Collaboration and Business Social – right now, pretty much of a failure. Why?

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Collaboration and Business Social – right now, pretty much of a failure. Why?

A couple of years ago, CIO’s were adamant that they did not want collaboration tools. Understandably, collaboration tools do open security issues, loss of control, costs, and management. But the tide has changed. Now, (I say because of constant vendor hype), CIO’s are willing and even anxious to jump on the collaboration and social bandwagon.

One moment please. It seems that end user adoption is a problem now – a real problem. It happens in many ways, no one adopts it because it just doesn’t fit into their day-to-day business activities, in some cases you have rapid adoption until end users realize that the tool really isn’t providing any value and usage drops off, leaving a ghost town, and sometimes management actually changes the processes so the tools is no longer doing what it is meant to do. You also have to deal with corporate culture, complexity of the tool, standardization, work-arounds, and on-going engagement.

What is collaboration supposed to do? Most CIO’s think of collaboration and social as something they must have, the “everyone’s doing it syndrome”, but don’t think of the why. It’s much easier to select a records management application than a collaboration tool. Let’s get back to the basics. Collaboration is supposed to make end users job easier, increase productivity, share corporate knowledge, eliminate emails, unnecessary meetings, and other time-consuming activities. Quite a laundry list. According to Joel Confino, CEO and Founder of the enterprise Q&A platform Haydle, “There’s a lot of failures in enterprise collaboration, loosely termed, because people don’t really know what they’re aiming for so obviously they don’t hit it.”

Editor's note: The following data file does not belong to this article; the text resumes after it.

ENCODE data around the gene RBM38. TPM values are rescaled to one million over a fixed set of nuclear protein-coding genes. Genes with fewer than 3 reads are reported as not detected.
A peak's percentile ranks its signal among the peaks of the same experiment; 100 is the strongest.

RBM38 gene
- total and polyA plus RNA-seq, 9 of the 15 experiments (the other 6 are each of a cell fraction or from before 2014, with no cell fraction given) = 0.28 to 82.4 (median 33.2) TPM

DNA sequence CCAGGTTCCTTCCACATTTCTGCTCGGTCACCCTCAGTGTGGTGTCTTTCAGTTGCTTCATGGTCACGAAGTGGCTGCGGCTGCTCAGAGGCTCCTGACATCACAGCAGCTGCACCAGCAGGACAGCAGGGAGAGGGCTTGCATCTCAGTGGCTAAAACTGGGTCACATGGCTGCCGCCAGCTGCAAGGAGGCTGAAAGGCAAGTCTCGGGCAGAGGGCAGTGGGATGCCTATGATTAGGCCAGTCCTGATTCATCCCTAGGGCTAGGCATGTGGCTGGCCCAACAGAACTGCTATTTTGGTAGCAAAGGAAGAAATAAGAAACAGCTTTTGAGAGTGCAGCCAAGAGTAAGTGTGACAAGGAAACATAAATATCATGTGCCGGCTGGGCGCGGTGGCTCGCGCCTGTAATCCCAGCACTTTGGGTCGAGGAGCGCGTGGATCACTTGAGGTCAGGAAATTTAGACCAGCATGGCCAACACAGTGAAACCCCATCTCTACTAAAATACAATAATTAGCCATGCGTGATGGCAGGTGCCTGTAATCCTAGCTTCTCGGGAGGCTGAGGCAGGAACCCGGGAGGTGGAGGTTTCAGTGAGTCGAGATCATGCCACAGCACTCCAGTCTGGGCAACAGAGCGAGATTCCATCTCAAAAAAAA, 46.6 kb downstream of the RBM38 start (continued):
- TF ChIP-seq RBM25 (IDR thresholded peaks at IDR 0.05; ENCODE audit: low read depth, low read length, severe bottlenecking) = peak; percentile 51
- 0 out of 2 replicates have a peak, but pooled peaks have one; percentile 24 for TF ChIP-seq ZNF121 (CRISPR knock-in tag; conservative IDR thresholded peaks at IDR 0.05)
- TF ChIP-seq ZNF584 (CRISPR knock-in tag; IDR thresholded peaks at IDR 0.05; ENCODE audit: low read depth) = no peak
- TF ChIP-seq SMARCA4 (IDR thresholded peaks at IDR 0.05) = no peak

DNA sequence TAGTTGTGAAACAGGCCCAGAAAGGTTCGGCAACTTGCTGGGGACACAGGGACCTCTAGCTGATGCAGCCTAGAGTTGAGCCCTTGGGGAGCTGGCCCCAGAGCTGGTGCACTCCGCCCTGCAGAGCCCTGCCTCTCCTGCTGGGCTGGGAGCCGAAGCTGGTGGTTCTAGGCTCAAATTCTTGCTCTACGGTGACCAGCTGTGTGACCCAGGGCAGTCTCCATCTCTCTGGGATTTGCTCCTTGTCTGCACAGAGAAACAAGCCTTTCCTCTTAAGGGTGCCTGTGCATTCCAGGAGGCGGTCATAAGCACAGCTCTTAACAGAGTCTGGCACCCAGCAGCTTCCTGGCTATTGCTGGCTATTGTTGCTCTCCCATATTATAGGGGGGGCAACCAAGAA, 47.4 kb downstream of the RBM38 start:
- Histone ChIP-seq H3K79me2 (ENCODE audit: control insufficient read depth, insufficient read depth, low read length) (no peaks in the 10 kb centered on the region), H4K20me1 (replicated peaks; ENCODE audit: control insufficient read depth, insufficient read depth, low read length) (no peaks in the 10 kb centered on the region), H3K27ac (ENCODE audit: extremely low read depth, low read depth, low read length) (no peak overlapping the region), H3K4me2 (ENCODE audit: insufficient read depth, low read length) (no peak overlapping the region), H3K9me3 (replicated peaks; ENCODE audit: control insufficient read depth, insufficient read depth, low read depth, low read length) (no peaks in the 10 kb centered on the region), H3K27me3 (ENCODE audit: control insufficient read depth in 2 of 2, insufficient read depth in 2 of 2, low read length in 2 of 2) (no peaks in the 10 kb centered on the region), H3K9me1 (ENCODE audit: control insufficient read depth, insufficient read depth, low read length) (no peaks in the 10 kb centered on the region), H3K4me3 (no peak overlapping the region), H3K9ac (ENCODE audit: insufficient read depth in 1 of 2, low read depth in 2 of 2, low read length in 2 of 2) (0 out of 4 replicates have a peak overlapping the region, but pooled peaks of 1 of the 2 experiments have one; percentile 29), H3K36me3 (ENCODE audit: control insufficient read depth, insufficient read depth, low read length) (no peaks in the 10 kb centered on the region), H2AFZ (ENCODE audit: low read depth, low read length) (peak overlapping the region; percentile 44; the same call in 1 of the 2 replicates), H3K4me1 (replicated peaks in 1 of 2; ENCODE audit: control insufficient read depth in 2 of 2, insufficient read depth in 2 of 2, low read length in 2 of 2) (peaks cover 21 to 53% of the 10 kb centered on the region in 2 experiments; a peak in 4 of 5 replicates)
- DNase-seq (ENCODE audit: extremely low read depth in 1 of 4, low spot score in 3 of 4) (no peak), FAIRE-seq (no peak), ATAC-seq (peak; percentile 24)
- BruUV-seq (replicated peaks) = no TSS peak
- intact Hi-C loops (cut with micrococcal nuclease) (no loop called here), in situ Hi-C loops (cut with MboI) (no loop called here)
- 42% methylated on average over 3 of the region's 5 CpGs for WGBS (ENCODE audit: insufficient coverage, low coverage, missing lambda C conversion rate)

CIO’s need to step back and treat collaboration as a business application, with objectives, expected outcomes, and ROI. They also need to engage the end users, after all they are the ones who are going to be using it. A long term strategy also needs to be in place. Are they going to buy collaboration tools piecemeal and hope they all work together along with the integration headaches? Are they going to go with vendors such as Google or Microsoft and add functionality as needed, even if it doesn’t quite fit the objectives? Do they want an on-premise tool, or use the cloud? There’s a lot of decisions to be made.

Any thoughts on collaboration or social tools that were implemented at your organization and if they failed or succeeded and why?

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